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Norandino Coffee Mill

Norandino Coffee Mill

Day 2: Piura, Peru

The flight to Piura was uneventful, and we met up with Elmer, the partner of Farm to Roast, and our Peruvian guide for the trip. We met our driver for the trip, Robbie, who warmly greeted us and loaded up our gear into his truck. After introductions and exchanging pleasantries, we departed the airport and headed across the city of Piura to the Norandino coffee-processing factory.

 

This is one part of the trip that was completely new to me. All of the conversation about coffee exportation concentrates on the harvesting and processing at the farm level. Once the coffee is properly dried and packaged at the farm, there is a whole series of steps that need to take place before the green coffee is ready to be packed into containers and shipped to the docks for export. We got to see the process in action, and we walked through the entire plant with the manager of operations.

Tons of coffee wait for final processing.

The coffee at this point has been carefully harvested, processed at the farm, dried to the proper moisture content, and shipped from the remote coffee growing regions, the Norandino Mill. Each coffee bean has a thick parchment that is natural to the bean itself, which needs to be removed before bagging and export to the roasters. This is accomplished by using a series of machines that work at a very high rate of speed to rub off this parchment and “clean” the dust off the beans with massive blowers.

 

 

Click for Video!
The cleaned coffee is immediately dropped into large oscillating tables, which help to sort the coffee away from any contaminates like stones, sticks, coins and other junk that sometimes makes its way into the coffee supply. These tables also work to sort the coffee into different sizes. This table is on a slight angle, and as it shakes, the larger beans move toward one side of the table and the remaining smaller dense beans begin to collect in another corner. These beans shake off of the table at two different points, with the higher quality and more dense beans being kept for the specialty exports, and the rest being used in commercial grade coffee.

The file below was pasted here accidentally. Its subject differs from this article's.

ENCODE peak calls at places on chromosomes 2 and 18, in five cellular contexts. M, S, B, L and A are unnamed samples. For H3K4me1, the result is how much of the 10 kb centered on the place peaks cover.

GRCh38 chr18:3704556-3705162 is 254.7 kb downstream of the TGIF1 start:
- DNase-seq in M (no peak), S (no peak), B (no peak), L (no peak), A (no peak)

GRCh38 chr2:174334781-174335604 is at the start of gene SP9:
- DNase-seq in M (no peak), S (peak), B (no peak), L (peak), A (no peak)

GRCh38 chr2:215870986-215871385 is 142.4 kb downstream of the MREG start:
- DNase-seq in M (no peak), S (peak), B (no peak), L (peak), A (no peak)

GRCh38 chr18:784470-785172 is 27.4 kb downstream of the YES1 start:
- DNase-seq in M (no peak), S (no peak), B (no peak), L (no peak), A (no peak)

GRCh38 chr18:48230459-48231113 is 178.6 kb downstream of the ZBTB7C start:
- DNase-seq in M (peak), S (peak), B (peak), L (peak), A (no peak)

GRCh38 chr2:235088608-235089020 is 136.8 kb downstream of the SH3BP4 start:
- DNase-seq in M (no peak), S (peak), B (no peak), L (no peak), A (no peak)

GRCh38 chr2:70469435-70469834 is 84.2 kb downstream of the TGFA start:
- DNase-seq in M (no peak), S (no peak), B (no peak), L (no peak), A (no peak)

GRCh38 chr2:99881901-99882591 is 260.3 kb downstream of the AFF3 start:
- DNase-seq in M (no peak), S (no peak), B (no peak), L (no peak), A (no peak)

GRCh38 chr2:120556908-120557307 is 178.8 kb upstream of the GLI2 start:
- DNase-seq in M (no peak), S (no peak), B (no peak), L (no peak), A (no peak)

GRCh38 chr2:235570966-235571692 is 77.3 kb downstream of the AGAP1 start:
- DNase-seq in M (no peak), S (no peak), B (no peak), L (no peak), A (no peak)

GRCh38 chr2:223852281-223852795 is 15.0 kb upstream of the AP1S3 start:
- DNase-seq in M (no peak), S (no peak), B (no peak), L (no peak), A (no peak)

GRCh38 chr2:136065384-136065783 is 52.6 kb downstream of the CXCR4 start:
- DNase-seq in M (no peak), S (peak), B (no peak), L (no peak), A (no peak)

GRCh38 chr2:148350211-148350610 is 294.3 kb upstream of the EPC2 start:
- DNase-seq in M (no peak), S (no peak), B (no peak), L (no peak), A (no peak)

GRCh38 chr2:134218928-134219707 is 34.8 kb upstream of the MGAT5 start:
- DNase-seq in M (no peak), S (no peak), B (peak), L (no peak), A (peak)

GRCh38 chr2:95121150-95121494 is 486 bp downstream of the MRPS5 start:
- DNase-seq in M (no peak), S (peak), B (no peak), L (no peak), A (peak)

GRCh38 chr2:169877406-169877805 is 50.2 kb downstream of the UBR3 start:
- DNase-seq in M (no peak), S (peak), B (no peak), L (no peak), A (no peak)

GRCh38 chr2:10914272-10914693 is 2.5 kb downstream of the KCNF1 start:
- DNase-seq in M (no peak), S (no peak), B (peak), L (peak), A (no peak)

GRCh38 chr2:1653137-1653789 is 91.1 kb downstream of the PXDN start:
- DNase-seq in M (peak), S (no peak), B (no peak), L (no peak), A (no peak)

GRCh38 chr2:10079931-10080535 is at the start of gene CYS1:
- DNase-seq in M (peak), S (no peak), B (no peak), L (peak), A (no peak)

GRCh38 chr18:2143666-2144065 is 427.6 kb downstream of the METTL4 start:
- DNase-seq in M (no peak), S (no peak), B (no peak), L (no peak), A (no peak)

This first sorting is important to ensure that there is consistency in the size, density and shape of the coffee being exported. There is still one more concern in the specialty world; the presence of defects or “bad” coffee beans. Defects can occur naturally as part of the growing genetics from that particular coffee bean, or as an error in harvesting (picking a cherry too early or too late). These defects often have negative tasting consequences, and in order for a coffee to make it to “specialty” grade, there must be exceptionally few of these defects present in the green coffee.

 

Coffee sorting video
This would be an incredibly time consuming task to do by hand, but we were fortunate to be able to see some cutting-edge technology being employed at the Norandino Mill. The mill uses optical sorting technology, where hundreds of beans per minute pass by a bright light in a single file line. A computer quickly determines weather that particular bean has the proper shape and size, and gives that single bean a pass/fail. The failures are sorted out of the machine into a holding bin to be sold as second-rate commercial coffee. The passing beans are approved for bagging and shipping to the port. There were about 200 of these light samplers, and each sampler can test hundreds of beans per minute. The process is lightning fast, and incredibly accurate.

 

The final stage of the processing is to load all the passing coffee into a giant hopper, where workers will bag it up in specially sealed bags to ensure that the coffee makes it safely across the ocean to its destination.

 

The Norandino Mill is certified to process Organic, and Fair Trade coffee, and it has won numerous awards for its exceptional processing and milling procedures.